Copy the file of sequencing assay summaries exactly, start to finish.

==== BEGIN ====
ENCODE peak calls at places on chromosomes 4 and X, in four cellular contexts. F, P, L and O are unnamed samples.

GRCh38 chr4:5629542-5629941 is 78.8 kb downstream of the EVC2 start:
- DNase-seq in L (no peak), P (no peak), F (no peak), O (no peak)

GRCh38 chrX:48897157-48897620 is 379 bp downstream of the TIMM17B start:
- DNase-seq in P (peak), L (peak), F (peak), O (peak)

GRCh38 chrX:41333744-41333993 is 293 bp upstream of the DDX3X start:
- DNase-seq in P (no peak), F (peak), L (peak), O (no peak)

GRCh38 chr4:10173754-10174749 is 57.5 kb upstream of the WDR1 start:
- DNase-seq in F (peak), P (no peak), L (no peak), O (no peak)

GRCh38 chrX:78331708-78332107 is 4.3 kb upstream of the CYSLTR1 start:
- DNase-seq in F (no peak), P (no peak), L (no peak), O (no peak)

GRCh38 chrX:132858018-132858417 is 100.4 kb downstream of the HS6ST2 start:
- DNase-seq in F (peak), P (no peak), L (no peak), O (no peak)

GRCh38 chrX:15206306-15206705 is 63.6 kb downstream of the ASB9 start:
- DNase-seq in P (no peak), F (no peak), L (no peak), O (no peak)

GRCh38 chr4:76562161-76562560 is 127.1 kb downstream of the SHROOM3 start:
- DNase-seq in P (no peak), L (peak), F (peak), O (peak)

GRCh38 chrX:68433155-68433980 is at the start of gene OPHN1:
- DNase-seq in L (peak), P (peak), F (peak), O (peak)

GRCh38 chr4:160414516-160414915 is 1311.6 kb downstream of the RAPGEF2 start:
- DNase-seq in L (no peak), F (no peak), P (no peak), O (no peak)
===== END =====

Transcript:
ENCODE peak calls at places on chromosomes 4 and X, in four cellular contexts. F, P, L and O are unnamed samples.

GRCh38 chr4:5629542-5629941 is 78.8 kb downstream of the EVC2 start:
- DNase-seq in L (no peak), P (no peak), F (no peak), O (no peak)

GRCh38 chrX:48897157-48897620 is 379 bp downstream of the TIMM17B start:
- DNase-seq in P (peak), L (peak), F (peak), O (peak)

GRCh38 chrX:41333744-41333993 is 293 bp upstream of the DDX3X start:
- DNase-seq in P (no peak), F (peak), L (peak), O (no peak)

GRCh38 chr4:10173754-10174749 is 57.5 kb upstream of the WDR1 start:
- DNase-seq in F (peak), P (no peak), L (no peak), O (no peak)

GRCh38 chrX:78331708-78332107 is 4.3 kb upstream of the CYSLTR1 start:
- DNase-seq in F (no peak), P (no peak), L (no peak), O (no peak)

GRCh38 chrX:132858018-132858417 is 100.4 kb downstream of the HS6ST2 start:
- DNase-seq in F (peak), P (no peak), L (no peak), O (no peak)

GRCh38 chrX:15206306-15206705 is 63.6 kb downstream of the ASB9 start:
- DNase-seq in P (no peak), F (no peak), L (no peak), O (no peak)

GRCh38 chr4:76562161-76562560 is 127.1 kb downstream of the SHROOM3 start:
- DNase-seq in P (no peak), L (peak), F (peak), O (peak)

GRCh38 chrX:68433155-68433980 is at the start of gene OPHN1:
- DNase-seq in L (peak), P (peak), F (peak), O (peak)

GRCh38 chr4:160414516-160414915 is 1311.6 kb downstream of the RAPGEF2 start:
- DNase-seq in L (no peak), F (no peak), P (no peak), O (no peak)